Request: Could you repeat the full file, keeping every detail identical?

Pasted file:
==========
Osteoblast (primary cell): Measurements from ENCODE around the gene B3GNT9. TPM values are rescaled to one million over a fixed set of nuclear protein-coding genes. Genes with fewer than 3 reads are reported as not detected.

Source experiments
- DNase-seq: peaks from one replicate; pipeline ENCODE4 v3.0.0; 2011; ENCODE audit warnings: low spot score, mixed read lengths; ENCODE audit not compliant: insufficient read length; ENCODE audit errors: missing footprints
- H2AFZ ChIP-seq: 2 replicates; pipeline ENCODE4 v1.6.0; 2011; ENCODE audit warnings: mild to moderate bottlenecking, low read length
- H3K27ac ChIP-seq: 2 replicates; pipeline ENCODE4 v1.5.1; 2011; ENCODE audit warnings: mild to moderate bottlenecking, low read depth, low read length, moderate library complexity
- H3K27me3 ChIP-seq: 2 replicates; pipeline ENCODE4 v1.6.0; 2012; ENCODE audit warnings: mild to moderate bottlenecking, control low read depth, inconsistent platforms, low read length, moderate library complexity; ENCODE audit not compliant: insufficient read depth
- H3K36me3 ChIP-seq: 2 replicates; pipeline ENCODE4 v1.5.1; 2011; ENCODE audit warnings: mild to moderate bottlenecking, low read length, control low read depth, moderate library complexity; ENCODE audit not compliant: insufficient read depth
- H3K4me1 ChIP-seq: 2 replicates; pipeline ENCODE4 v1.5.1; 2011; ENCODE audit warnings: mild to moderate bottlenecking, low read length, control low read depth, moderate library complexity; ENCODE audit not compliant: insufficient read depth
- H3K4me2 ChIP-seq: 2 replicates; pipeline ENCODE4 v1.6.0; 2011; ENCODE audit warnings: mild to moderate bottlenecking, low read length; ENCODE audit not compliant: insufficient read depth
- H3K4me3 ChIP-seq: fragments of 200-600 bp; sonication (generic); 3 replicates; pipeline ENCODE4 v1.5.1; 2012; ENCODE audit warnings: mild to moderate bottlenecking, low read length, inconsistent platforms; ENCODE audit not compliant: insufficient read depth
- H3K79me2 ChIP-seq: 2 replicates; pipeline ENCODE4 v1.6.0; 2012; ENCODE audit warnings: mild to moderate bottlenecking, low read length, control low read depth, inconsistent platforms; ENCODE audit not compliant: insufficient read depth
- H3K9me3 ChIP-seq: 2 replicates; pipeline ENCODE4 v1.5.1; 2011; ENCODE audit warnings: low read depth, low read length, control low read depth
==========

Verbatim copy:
Osteoblast (primary cell): Measurements from ENCODE around the gene B3GNT9. TPM values are rescaled to one million over a fixed set of nuclear protein-coding genes. Genes with fewer than 3 reads are reported as not detected.

Source experiments
- DNase-seq: peaks from one replicate; pipeline ENCODE4 v3.0.0; 2011; ENCODE audit warnings: low spot score, mixed read lengths; ENCODE audit not compliant: insufficient read length; ENCODE audit errors: missing footprints
- H2AFZ ChIP-seq: 2 replicates; pipeline ENCODE4 v1.6.0; 2011; ENCODE audit warnings: mild to moderate bottlenecking, low read length
- H3K27ac ChIP-seq: 2 replicates; pipeline ENCODE4 v1.5.1; 2011; ENCODE audit warnings: mild to moderate bottlenecking, low read depth, low read length, moderate library complexity
- H3K27me3 ChIP-seq: 2 replicates; pipeline ENCODE4 v1.6.0; 2012; ENCODE audit warnings: mild to moderate bottlenecking, control low read depth, inconsistent platforms, low read length, moderate library complexity; ENCODE audit not compliant: insufficient read depth
- H3K36me3 ChIP-seq: 2 replicates; pipeline ENCODE4 v1.5.1; 2011; ENCODE audit warnings: mild to moderate bottlenecking, low read length, control low read depth, moderate library complexity; ENCODE audit not compliant: insufficient read depth
- H3K4me1 ChIP-seq: 2 replicates; pipeline ENCODE4 v1.5.1; 2011; ENCODE audit warnings: mild to moderate bottlenecking, low read length, control low read depth, moderate library complexity; ENCODE audit not compliant: insufficient read depth
- H3K4me2 ChIP-seq: 2 replicates; pipeline ENCODE4 v1.6.0; 2011; ENCODE audit warnings: mild to moderate bottlenecking, low read length; ENCODE audit not compliant: insufficient read depth
- H3K4me3 ChIP-seq: fragments of 200-600 bp; sonication (generic); 3 replicates; pipeline ENCODE4 v1.5.1; 2012; ENCODE audit warnings: mild to moderate bottlenecking, low read length, inconsistent platforms; ENCODE audit not compliant: insufficient read depth
- H3K79me2 ChIP-seq: 2 replicates; pipeline ENCODE4 v1.6.0; 2012; ENCODE audit warnings: mild to moderate bottlenecking, low read length, control low read depth, inconsistent platforms; ENCODE audit not compliant: insufficient read depth
- H3K9me3 ChIP-seq: 2 replicates; pipeline ENCODE4 v1.5.1; 2011; ENCODE audit warnings: low read depth, low read length, control low read depth